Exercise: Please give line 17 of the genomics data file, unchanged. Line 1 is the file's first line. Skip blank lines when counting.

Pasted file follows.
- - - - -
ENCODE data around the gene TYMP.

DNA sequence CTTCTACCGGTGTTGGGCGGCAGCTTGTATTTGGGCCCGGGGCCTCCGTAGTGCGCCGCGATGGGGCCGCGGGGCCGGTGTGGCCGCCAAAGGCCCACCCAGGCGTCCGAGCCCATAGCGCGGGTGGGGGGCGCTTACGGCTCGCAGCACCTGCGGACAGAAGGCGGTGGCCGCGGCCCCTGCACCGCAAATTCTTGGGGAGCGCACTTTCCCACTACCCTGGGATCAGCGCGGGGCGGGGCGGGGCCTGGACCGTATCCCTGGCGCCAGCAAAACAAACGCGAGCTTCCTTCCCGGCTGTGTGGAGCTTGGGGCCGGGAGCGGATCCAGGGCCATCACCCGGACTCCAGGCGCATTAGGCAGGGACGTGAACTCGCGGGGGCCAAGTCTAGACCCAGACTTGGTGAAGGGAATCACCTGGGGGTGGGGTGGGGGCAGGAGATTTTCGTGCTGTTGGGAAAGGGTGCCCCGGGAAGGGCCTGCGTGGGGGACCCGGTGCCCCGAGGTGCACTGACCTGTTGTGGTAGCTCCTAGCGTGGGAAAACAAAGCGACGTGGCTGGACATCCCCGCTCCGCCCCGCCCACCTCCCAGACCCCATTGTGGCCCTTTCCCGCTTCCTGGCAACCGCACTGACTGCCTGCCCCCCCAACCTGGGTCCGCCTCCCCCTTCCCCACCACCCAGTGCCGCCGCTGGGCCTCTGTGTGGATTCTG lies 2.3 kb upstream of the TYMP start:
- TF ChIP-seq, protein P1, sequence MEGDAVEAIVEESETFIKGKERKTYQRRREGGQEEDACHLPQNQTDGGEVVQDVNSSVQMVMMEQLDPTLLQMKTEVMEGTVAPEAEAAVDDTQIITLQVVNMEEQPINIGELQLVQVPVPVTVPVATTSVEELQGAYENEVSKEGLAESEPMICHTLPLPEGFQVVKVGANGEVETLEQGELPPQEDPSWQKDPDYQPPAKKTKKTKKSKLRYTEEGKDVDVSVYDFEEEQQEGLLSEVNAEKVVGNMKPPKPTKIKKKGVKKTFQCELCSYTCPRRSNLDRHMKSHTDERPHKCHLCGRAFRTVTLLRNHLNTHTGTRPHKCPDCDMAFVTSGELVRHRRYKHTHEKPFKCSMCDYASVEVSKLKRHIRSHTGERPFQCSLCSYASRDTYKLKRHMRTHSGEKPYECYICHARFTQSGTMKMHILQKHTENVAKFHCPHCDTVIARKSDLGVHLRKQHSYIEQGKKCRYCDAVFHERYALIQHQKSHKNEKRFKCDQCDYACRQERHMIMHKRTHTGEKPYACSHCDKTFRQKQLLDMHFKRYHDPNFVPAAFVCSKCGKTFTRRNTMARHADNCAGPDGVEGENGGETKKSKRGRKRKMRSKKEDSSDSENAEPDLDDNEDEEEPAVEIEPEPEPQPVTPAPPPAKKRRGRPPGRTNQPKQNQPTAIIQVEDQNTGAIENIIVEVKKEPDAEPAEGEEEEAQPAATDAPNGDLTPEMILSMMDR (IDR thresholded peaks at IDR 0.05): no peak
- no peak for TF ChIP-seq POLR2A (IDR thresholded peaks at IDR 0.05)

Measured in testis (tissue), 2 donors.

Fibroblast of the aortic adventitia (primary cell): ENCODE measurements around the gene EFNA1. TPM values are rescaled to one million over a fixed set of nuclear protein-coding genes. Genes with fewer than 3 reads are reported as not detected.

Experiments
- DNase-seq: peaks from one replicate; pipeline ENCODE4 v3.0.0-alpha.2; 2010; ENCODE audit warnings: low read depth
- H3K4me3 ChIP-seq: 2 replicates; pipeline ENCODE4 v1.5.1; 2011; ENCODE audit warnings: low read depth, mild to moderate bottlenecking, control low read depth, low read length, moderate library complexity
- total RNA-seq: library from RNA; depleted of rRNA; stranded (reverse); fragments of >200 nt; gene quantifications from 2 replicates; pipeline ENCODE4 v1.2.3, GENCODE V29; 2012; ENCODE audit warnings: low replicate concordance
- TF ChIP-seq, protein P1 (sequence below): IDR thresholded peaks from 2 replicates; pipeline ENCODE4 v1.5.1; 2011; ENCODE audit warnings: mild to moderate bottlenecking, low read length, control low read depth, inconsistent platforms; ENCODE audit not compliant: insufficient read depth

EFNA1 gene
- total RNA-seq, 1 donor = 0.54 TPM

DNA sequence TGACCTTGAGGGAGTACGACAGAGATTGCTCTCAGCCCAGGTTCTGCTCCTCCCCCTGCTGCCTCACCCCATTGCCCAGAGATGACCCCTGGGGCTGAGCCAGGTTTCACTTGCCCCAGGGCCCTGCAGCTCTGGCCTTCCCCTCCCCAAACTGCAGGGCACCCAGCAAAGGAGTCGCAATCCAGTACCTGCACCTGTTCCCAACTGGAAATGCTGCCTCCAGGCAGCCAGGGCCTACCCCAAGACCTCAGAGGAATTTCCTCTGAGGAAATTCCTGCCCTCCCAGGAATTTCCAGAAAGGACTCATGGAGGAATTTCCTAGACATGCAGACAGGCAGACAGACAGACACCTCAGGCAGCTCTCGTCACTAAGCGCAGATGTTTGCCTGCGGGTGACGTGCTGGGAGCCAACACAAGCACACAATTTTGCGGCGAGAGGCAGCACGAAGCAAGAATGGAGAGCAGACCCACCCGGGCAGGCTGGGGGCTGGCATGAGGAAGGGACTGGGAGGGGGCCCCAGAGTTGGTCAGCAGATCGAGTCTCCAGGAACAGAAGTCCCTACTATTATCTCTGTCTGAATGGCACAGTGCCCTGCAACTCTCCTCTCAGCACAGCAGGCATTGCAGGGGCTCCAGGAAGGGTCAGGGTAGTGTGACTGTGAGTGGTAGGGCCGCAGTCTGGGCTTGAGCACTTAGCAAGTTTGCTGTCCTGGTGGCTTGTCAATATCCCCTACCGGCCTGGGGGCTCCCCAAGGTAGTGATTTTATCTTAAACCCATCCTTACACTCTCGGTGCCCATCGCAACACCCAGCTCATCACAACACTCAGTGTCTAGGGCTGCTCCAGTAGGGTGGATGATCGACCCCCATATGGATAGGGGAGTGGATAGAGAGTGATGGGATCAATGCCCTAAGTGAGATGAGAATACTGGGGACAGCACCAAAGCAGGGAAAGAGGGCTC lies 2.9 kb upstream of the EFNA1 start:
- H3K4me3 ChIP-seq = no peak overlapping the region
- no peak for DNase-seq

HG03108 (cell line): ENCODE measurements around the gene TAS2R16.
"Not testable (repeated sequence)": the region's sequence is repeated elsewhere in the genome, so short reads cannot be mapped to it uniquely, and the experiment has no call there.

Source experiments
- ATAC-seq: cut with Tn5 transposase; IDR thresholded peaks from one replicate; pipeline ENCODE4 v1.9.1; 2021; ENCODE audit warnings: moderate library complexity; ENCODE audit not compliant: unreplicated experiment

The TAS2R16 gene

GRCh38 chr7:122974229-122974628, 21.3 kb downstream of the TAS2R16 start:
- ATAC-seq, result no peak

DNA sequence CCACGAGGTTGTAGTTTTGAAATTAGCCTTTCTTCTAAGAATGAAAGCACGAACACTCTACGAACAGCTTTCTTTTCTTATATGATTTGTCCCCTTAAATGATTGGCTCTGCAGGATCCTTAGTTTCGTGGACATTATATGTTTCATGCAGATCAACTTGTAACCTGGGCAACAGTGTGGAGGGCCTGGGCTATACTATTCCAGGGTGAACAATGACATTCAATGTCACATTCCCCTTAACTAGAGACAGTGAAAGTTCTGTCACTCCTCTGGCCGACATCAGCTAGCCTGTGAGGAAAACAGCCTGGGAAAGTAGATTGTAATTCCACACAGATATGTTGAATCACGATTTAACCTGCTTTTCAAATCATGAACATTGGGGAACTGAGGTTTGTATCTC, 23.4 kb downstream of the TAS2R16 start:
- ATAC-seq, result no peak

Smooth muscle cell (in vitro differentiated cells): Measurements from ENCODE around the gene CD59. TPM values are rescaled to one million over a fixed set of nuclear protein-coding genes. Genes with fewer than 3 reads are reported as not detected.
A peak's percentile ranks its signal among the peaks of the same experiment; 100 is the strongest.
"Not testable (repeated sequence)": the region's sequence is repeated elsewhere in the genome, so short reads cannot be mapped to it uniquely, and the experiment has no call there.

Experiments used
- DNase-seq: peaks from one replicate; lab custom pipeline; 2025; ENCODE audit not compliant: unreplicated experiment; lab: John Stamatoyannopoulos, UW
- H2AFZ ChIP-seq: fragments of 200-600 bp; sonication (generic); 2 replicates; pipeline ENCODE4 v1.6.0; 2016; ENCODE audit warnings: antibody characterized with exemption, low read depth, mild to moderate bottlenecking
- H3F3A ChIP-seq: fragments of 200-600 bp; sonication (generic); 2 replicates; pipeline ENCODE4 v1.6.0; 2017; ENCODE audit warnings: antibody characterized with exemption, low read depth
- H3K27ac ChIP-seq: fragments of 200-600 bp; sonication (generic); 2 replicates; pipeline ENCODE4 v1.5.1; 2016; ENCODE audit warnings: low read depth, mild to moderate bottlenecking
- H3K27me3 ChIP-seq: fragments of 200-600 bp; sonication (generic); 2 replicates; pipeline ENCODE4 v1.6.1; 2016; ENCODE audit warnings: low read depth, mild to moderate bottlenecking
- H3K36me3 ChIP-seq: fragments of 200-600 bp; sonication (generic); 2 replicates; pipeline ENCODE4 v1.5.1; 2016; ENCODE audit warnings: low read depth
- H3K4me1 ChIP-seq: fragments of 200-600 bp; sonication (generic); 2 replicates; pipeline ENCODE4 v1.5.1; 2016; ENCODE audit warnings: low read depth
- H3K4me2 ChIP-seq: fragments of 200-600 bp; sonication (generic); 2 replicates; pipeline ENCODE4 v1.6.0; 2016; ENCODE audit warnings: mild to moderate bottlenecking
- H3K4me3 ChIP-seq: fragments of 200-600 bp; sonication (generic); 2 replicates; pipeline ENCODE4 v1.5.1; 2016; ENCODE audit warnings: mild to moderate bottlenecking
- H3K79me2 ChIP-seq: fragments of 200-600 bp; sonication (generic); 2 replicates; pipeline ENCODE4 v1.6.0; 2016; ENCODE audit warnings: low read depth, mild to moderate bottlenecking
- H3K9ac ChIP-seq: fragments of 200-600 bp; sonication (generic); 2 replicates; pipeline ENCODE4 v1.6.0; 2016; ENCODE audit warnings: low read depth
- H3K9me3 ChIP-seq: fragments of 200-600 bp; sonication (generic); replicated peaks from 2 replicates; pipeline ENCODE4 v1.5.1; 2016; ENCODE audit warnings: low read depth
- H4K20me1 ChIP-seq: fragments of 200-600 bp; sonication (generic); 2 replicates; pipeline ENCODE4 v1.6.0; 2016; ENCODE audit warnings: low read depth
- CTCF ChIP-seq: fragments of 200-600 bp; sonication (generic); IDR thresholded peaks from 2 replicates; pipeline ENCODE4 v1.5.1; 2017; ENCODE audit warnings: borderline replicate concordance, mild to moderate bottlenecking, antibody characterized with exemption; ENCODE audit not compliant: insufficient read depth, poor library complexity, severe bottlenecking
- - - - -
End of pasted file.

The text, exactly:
HG03108 (cell line): ENCODE measurements around the gene TAS2R16.